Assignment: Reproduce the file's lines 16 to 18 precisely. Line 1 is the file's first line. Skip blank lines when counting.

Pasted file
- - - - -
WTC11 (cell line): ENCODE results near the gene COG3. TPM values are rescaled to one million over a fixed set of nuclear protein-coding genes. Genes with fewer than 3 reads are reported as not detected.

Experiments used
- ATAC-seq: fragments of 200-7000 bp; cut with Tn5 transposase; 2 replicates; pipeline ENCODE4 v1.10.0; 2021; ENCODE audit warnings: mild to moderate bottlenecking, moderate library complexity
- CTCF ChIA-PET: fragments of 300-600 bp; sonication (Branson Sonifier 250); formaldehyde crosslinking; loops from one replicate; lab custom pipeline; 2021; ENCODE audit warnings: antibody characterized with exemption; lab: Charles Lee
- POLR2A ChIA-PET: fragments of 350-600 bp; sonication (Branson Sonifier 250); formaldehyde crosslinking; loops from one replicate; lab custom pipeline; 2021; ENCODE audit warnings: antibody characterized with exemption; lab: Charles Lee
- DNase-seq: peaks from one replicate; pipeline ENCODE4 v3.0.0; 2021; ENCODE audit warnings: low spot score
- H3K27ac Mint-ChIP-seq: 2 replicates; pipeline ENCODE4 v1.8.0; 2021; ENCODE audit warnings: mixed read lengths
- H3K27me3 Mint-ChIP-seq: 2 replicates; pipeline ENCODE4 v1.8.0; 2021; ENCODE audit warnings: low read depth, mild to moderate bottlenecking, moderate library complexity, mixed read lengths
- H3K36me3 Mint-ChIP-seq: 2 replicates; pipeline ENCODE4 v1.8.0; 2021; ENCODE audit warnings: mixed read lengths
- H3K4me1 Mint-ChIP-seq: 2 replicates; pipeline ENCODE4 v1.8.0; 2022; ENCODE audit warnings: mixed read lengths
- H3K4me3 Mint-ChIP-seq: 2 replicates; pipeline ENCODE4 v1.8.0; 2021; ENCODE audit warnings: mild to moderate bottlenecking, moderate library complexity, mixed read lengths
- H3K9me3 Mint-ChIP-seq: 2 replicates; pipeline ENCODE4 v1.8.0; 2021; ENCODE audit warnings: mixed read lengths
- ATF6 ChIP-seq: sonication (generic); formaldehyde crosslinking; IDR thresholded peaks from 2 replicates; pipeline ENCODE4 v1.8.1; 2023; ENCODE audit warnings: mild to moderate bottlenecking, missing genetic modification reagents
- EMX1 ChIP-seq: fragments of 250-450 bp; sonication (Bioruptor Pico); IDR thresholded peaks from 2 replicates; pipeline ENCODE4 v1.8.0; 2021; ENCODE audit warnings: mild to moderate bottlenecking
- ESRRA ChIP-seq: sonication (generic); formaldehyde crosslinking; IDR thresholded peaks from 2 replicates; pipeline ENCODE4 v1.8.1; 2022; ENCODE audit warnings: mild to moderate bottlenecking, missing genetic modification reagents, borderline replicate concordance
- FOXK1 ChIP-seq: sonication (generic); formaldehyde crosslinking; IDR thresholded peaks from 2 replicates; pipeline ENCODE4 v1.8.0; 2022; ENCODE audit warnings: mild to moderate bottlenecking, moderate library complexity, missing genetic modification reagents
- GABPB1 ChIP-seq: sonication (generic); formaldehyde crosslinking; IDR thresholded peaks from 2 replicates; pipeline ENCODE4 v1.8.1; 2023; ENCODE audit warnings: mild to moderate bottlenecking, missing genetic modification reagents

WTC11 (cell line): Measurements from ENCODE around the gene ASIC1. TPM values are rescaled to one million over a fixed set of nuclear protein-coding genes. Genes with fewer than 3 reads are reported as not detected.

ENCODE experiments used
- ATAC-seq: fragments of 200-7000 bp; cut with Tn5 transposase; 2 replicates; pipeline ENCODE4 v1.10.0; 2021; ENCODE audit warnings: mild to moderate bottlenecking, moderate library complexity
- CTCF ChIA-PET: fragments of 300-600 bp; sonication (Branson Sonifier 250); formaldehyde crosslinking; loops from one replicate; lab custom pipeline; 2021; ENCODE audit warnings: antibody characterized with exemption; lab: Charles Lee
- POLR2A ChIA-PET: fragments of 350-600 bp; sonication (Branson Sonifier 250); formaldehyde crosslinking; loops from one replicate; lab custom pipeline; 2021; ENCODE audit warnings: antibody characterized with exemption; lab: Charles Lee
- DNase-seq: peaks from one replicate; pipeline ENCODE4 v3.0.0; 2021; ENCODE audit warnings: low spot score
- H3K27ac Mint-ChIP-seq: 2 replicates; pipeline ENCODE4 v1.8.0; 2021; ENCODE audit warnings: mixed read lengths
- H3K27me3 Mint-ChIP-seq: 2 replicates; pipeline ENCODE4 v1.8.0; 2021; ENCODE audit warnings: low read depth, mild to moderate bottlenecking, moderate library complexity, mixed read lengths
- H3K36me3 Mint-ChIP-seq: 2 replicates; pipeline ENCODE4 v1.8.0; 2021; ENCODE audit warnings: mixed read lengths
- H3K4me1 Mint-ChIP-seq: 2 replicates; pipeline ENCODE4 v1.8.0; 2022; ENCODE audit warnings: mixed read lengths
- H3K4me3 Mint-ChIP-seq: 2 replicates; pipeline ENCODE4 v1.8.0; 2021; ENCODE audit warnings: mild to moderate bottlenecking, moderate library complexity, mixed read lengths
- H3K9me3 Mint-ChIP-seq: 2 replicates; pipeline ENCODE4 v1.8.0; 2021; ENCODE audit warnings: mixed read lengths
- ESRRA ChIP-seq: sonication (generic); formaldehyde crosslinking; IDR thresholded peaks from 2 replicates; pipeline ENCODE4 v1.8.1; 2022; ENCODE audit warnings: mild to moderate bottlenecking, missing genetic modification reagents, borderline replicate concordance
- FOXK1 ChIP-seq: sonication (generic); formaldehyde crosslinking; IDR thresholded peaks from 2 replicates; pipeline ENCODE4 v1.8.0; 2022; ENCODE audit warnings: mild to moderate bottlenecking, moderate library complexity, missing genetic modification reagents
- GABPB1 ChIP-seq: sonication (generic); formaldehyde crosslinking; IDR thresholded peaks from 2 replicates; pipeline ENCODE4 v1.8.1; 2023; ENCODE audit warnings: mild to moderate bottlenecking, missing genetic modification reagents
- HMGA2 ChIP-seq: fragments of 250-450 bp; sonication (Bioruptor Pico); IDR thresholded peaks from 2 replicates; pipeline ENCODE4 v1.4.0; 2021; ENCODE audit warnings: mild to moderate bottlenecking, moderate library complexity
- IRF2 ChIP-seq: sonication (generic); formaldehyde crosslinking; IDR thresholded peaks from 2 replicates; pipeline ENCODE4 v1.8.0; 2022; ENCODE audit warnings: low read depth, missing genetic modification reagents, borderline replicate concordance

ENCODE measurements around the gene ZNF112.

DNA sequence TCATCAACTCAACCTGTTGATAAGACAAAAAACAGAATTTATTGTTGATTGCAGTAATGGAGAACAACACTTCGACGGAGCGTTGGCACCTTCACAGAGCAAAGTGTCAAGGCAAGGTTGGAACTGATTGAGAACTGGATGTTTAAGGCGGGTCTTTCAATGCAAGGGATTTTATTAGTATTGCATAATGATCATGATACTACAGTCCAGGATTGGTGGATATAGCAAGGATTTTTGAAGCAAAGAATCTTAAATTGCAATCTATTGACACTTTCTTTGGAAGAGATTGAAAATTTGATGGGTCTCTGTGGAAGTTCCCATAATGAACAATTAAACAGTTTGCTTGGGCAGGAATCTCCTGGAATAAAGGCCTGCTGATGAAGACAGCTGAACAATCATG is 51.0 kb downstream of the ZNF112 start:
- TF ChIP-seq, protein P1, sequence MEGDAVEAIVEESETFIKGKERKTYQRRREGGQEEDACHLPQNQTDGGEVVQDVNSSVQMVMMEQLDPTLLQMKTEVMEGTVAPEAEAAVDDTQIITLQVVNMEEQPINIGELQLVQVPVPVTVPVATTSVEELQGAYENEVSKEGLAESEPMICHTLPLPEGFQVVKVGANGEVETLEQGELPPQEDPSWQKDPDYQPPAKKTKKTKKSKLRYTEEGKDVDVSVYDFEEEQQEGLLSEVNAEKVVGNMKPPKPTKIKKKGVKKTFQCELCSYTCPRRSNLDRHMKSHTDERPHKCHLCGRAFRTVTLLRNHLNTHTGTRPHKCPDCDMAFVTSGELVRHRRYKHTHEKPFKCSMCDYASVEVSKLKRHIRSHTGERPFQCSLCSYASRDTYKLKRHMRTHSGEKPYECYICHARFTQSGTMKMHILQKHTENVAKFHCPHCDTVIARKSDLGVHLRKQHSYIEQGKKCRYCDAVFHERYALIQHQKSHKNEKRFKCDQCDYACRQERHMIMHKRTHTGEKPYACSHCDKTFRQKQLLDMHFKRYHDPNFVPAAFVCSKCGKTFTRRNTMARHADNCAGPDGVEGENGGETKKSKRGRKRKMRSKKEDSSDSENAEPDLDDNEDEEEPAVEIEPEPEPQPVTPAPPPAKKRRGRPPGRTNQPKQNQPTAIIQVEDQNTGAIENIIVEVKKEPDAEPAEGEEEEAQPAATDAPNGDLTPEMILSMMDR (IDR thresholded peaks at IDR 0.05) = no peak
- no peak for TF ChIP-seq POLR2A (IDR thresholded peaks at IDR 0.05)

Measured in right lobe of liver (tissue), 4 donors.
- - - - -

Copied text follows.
- FOXK1 ChIP-seq: sonication (generic); formaldehyde crosslinking; IDR thresholded peaks from 2 replicates; pipeline ENCODE4 v1.8.0; 2022; ENCODE audit warnings: mild to moderate bottlenecking, moderate library complexity, missing genetic modification reagents
- GABPB1 ChIP-seq: sonication (generic); formaldehyde crosslinking; IDR thresholded peaks from 2 replicates; pipeline ENCODE4 v1.8.1; 2023; ENCODE audit warnings: mild to moderate bottlenecking, missing genetic modification reagents

WTC11 (cell line): Measurements from ENCODE around the gene ASIC1. TPM values are rescaled to one million over a fixed set of nuclear protein-coding genes. Genes with fewer than 3 reads are reported as not detected.